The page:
Ann Thorac Surg 1995;60:665-668
© 1995 The Society of Thoracic Surgeons
Aortic regurgitation in coronary artery bypass grafting: Implications for cardioplegia administration
MD Robbin Bura Moisa,
MD Steven M. Zeldis*,
PA-C Steven A. Alper,
MD William C. Scott
Division of Cardiology, Departments of Medicine and Thoracic and Cardiovascular Surgery, Winthrop-University Hospital, Mineola, New York and School of Medicine, Health Sciences Center, SUNY at Stony Brook, Stony Brook, New York, USA
Accepted for publication March 21, 1995.
* Address reprint requests to Dr Zeldis, Division of Cardiology, Winthrop-University Hospital, 259 First St, Mineola, NY 11501.
Background.: Echocardiography can detect aortic regurgitation (AR) that may interfere with the adequate delivery of cardioplegia solution to the myocardium during cardiac operation. When aware of this lesion, the surgeon can modify the operative technique accordingly. We sought to evaluate the ability of intraoperative transesophageal echocardiography to detect AR and to correlate the severity of the lesion with the need for retrograde cardioplegia administration.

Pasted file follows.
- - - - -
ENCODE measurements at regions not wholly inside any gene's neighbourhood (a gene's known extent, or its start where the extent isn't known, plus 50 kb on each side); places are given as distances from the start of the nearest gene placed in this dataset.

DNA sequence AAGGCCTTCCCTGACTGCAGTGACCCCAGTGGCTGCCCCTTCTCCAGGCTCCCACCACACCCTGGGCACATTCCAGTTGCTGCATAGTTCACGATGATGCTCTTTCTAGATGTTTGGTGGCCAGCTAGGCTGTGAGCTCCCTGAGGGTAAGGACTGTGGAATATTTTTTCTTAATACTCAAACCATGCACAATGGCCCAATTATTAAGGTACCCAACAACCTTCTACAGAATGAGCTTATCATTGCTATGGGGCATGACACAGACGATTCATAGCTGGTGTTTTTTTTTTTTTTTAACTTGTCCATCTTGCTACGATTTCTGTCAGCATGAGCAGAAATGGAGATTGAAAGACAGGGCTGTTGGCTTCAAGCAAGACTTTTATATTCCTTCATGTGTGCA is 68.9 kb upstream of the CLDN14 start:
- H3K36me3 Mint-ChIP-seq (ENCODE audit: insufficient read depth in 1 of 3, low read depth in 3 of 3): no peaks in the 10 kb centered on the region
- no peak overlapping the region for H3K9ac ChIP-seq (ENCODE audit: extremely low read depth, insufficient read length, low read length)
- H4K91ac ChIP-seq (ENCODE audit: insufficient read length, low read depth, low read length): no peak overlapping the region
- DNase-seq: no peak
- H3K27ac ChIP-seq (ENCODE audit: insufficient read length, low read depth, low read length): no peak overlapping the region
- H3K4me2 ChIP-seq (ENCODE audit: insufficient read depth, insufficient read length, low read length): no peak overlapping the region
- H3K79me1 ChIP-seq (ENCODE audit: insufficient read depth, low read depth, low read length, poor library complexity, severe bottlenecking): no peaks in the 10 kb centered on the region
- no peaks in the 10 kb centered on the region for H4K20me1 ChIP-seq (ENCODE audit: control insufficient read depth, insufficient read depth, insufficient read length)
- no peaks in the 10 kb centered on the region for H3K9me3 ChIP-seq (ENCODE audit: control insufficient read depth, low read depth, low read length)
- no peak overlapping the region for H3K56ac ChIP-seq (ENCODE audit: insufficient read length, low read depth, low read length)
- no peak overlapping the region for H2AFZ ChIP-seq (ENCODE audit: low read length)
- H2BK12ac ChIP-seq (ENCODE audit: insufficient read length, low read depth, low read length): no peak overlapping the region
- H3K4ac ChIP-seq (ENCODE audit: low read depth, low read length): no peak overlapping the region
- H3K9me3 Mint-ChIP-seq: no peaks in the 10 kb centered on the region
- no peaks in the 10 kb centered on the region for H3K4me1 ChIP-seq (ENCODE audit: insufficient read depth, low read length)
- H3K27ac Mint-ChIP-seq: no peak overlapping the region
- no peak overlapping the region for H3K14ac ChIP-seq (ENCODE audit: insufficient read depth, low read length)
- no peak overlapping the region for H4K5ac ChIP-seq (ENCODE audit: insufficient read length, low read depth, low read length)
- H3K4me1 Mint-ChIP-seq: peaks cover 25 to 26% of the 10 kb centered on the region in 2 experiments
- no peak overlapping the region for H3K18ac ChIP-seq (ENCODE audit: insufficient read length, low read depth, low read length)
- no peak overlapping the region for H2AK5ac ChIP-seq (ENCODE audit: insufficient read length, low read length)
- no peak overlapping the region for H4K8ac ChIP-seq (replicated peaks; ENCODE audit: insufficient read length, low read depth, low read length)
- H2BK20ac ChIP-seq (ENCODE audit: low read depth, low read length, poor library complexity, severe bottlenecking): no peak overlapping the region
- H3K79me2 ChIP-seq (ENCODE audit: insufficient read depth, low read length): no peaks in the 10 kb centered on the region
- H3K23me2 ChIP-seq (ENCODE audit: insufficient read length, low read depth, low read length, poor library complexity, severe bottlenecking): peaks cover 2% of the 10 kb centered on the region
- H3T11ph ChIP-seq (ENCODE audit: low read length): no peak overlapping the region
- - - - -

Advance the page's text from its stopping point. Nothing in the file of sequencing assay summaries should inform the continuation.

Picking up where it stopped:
Methods.: Eighty-four consecutive patients undergoing coronary artery bypass grafting were evaluated. When AR was noted by intraoperative transesophageal echocardiography, a cannula was placed in the coronary sinus for possible retrograde cardioplegia administration. The surgeon was unaware of the severity of AR. After operation, the severity of AR was quantitated using the ratio of the regurgitation jet width to the left ventricular outflow tract diameter.
Results.: The AR patients who required retrograde cardioplegia had a significantly higher ratio of regurgitation jet width to left ventricular outflow tract diameter than those AR patients who did not (0.36 ± 0.06 versus 0.19 ± 0.06, p < 0.005).
Conclusions.: Transesophageal echocardiography can provide accurate information regarding the presence and severity of AR. The calculated severity of AR on transesophageal echocardiography is associated with the need for retrograde cardioplegia administration.
Presented at the Sixth International Symposium on Echocardiography in Cardiac Surgery, Washington, DC, Nov 9–11, 1994. Received the Doppler Award for best paper presented at the symposium.
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